24 October 2017

IAPA to review main problems for press freedom in the Americas

Restrictions on access to public information, murders of and attacks upon journalists, and judicial harassment are some of the problems affecting press freedom.
Its General Assembly is to be held October 27-30 in Salt Lake City, Utah

MIAMI, Florida (October 24, 2017)—Restrictions on access to public information, murders of and attacks upon journalists, and judicial harassment are some of the problems affecting press freedom in the Americas that will be reviewed at the IAPA's General Assembly to be held October 27-30 in Salt Lake City, Utah.

The meeting, one of the IAPA's two each year to review the state of press freedom, brings together nearly 300 people, among them publishers, editors, reporters, providers of services and interested parties.

For Saturday, October 28 are programmed sessions in which there will be presented and discussed in detail the country-by-country reports. A recurring theme in the reports is the access to public information. In Argentina, for example, this continues to be a pending issue and the question is raised about a recent presidential decree on putting the law into effect. Meanwhile in Nicaragua access to information is shut down, in Honduras there remain in effect laws that limit it, in the United States information is eliminated from the official Web sites, and in the Dominican Republic there is noted tendency of the authorities not to give information to the media.

The attitude of those in government and authorities to discredit the independent press, which they accuse of acting "political opposition," the bearer of "false news" and make it responsible for raising social tension, among other accusations, is seen with greater force in Bolivia, Jamaica, Guatemala, Paraguay, United States and Venezuela.

Several legislative initiatives that could restrict press freedom and become instruments of censorship are circulating in Dominican Republic, El Salvador, Peru and Venezuela, this latter country being where freedom of expression continues to be restricted and independent media and journalists are seen as enemies.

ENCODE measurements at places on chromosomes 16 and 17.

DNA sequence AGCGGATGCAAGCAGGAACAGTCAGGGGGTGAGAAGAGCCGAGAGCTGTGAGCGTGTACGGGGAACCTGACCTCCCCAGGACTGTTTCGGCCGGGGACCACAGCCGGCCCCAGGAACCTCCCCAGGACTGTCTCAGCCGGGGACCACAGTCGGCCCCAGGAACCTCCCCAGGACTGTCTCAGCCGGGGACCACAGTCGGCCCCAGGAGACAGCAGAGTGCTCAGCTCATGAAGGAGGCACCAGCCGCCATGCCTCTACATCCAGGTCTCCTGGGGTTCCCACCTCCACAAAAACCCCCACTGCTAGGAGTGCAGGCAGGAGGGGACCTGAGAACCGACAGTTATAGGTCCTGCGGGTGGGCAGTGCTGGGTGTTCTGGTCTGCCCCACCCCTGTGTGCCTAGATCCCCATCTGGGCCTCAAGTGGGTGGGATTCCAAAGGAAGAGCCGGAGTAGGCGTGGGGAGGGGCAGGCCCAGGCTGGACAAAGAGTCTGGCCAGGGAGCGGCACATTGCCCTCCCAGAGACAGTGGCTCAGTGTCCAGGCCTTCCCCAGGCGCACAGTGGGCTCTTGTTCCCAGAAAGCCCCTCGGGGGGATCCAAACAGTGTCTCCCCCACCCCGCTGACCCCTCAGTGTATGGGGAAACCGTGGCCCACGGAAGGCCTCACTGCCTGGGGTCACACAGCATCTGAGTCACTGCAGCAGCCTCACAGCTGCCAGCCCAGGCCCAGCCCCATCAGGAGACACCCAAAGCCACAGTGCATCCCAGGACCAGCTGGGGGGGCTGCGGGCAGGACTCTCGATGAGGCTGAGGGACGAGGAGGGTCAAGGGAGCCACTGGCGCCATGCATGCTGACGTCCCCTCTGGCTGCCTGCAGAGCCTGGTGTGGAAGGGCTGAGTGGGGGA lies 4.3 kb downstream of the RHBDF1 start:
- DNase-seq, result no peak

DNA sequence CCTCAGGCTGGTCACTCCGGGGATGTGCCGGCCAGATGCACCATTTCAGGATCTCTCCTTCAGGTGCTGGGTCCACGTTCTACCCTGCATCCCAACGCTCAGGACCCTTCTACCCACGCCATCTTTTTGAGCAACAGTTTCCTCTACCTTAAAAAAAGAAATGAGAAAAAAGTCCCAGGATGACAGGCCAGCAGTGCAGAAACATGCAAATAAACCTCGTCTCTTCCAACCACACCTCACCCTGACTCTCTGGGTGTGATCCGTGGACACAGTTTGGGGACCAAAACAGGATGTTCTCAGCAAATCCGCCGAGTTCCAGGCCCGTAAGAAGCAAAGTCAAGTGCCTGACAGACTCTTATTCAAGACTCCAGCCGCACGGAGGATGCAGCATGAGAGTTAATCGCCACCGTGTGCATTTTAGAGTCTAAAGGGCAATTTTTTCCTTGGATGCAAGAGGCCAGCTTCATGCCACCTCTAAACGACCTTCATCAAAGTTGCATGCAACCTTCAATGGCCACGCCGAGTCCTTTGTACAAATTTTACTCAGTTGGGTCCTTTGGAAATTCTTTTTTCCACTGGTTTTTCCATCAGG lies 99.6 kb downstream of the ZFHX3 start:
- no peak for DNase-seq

Meanwhile in Brazil there is noted a reduction in laws to put a brake on the press, in Uruguay what is seen is a tendency of authorities and institutions to file defamation lawsuits against journalists, media and writers.

In Ecuador the relationship between the press and the authorities has improved following the change in government, motivating national organizations to request, among other things, the drafting of a new communication law.

In these past six months there were innumerable acts of intimidation, attacks and psychological harassment made by drug traffickers, organized crime and officials against journalists. The most affected countries were Argentina, Bolivia, Colombia, Guatemala, Paraguay, Peru, United States and Venezuela. The most serious cases occurred in Mexico and Honduras, where seven and two journalists, respectively, were murdered.

Although in recent months there were imprisoned the perpetrators of murder of journalists in Colombia and Guatemala impunity and the imposition of a statute of limitations concerning these murders continue to be denounced in Colombia, Honduras, Mexico and Paraguay.

The preliminary country-by-country reports with full information will be available on the IAPA's Web site beginning on October 26.

The IAPA is a not-for-profit organization dedicated to the defense and promotion of freedom of the press and of expression in the Americas. It is made up of more than 1,300 publications from throughout the Western Hemisphere and is based in Miami, Florida.